Stanford, nurses reach tentative labor deal

Stanford and Lucile Packard Children’s hospitals in Palo Alto, Calif., and the Committee for Recognition of Nursing Achievement reached a tentative agreement on a three-year contract for about 5,000 nurses represented by the union, according to hospital and union statements.

The sides reached the agreement April 29, the fifth day of a strike, and union members approved it May 1. 

“After extensive discussions, we were able to reach consensus on a contract that reflects our shared priorities and enhances existing benefits supporting our nurses’ health, well-being and ongoing professional development,” Stanford said in its latest negotiations update.

With the new agreement, striking nurses will return to work May 3. 

Meanwhile, in a news release shared with Becker’s, the union highlighted parts of the agreement, including improvements it said “ensure high patient acuity is reflected in staffing.”  

The agreement also includes a combined 7 percent base wage increase in 2022 (a 5 percent increase followed by a 2 percent increase) for nurses, 5 percent in 2023 and 5 percent in 2024, as well as funds specifically for mental healthcare of workers, according to the union.

As part of the labor deal, the hospitals also agreed to continue medical benefits for striking nurses without disruption, the union said.

“From day one of our contract negotiations, CRONA nurses have been unified in our goals of improving staffing and making our profession more sustainable,” Colleen Borges, president of CRONA and pediatric oncology nurse at Packard hospital, said in the release. “We stood strong behind our demands for fair contracts that give us the resources and support we need to take care of ourselves, our families and our patients. We are proud to provide world-class patient care — and are glad the hospitals have finally listened to us.”

Dale Beatty, DNP, RN, chief nurse executive and vice president of patient care services for Stanford Health Care, and Jesus Cepero, PhD, RN, senior vice president of patient care and chief nursing officer for Stanford Children’s Health, acknowledged on the Stanford negotiations page that reaching an agreement has been challenging.

Now “we can all take pride in this agreement. And we are proud of our team for maintaining continuity of care for our patients,” they said.

More information on negotiations is available here and here.   

Stanford Health Care to nurses: No pay for those who strike

Stanford Health Care and Lucile Packard Children’s Hospital administrators have notified union leaders that its nurse members who strike later in April risk losing pay and health benefits, according to Palo Alto Weekly.

The Committee for Recognition of Nursing Achievement, a union at Stanford Health Care and Stanford Children’s Health that represents about 5,000 nurses, has scheduled a strike to begin April 25. The nurses’ contract expired March 31.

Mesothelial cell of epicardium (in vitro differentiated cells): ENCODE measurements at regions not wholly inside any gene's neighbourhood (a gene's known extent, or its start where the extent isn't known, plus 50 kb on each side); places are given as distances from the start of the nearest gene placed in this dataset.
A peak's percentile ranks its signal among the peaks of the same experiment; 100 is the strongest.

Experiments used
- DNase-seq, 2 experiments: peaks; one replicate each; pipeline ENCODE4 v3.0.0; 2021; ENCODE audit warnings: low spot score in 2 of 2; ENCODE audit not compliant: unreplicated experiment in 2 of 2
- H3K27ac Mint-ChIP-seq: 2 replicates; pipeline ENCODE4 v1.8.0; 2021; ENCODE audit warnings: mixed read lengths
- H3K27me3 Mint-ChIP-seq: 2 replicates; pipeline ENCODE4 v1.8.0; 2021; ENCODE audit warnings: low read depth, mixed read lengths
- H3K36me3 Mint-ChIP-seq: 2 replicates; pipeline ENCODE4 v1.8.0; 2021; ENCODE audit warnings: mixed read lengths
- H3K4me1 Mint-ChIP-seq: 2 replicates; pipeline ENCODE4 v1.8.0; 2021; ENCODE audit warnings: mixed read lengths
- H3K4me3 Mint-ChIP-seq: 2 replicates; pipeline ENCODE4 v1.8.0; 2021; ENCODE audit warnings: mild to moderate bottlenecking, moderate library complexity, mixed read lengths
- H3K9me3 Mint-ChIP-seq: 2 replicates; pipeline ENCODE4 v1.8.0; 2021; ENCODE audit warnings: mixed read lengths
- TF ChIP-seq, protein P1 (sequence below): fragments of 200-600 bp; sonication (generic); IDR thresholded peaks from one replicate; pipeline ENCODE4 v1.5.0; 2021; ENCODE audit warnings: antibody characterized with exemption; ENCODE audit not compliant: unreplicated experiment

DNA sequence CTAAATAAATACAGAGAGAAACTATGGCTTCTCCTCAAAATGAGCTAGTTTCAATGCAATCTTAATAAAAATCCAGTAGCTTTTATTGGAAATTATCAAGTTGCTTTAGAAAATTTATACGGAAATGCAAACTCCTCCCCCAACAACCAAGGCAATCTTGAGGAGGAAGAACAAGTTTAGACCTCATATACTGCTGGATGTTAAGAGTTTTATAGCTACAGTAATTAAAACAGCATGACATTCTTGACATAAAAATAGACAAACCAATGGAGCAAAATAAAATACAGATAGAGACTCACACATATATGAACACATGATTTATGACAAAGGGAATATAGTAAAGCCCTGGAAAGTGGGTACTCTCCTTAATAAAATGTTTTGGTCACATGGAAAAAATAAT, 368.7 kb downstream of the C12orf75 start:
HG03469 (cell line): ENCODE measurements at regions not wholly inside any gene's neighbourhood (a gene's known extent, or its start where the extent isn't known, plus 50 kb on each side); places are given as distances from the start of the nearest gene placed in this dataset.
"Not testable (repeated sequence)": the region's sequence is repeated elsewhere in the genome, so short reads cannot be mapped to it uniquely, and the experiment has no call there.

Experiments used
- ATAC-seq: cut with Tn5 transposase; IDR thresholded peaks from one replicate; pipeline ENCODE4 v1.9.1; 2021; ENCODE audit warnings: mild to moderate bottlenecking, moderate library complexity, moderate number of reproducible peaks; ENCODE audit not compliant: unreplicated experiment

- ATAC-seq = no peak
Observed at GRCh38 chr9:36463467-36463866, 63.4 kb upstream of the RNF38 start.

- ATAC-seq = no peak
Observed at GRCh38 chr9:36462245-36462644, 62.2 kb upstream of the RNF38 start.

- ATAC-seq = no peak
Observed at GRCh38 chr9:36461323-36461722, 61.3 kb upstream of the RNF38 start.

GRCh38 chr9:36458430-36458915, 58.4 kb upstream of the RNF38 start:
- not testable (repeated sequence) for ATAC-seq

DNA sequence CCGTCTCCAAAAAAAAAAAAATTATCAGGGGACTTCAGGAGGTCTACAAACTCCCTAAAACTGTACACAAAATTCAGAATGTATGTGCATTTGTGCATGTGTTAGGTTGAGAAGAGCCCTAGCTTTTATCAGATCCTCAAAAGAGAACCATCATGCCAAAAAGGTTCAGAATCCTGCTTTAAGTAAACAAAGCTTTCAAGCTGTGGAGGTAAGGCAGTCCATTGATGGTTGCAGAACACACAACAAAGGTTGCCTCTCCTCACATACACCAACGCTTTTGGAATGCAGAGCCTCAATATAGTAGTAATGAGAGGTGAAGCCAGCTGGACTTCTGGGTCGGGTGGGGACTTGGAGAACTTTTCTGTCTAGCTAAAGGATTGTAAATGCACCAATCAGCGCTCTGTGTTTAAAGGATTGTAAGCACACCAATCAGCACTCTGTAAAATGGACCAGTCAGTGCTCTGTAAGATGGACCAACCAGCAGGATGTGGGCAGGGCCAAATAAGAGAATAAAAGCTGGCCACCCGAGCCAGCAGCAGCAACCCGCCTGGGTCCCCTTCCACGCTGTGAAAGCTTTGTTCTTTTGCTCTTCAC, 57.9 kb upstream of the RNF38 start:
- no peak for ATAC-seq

If the strike moves forward, Stanford Health Care and the Lucile Packard Children’s Hospital, both based in Palo Alto, Calif., are prepared to continue to provide safe, quality healthcare, according to a statement from Dale Beatty, DNP, RN, chief nurse executive and vice president of patient care services for Stanford Health Care, and Jesus Cepero, PhD, RN, senior vice president of patient care and chief nursing officer for Stanford Children’s Health.

But the statement, which was shared with Becker’s, said nurses who choose to strike will not be paid for shifts they miss.

“In addition, employer-paid health benefits will cease on May 1 for nurses who go out on strike and remain out through the end of the month in which the strike begins,” Drs. Beatty and Cepero said.

The leaders quoted from Committee for Recognition of Nursing Achievement’s “contingency manual” that the union provided to nurses: “If a strike lasts beyond the end of the month in which it begins and the hospitals discontinue medical coverage, you will have the option to pay for continued coverage.”

Drs. Beatty and Cepero said nurses who strike may pay to continue their health coverage through the Consolidated Omnibus Budget Reconciliation Act.

In a separate statement shared with Becker’s, Committee for Recognition of Nursing Achievement President Colleen Borges called Stanford and Packard management’s move regarding nurses’ health benefits “cruel” and “immoral.”

“Health benefits should not be used against workers, especially against the very healthcare professionals who have made Stanford a world-class health system,” said Ms. Borges, who is also a pediatric oncology nurse at Lucile Packard Children’s Hospital. “We have spent our careers caring for others and putting others first — now more than ever we need solutions that will ensure sustainability, safe staffing and strong benefits to retain nurses. But instead of taking our proposals seriously, hospitals are spending their time and energy weaponizing our medical benefits. We refuse to be intimidated from standing up for the fair contracts that we need in order to continue delivering world-class patient care.”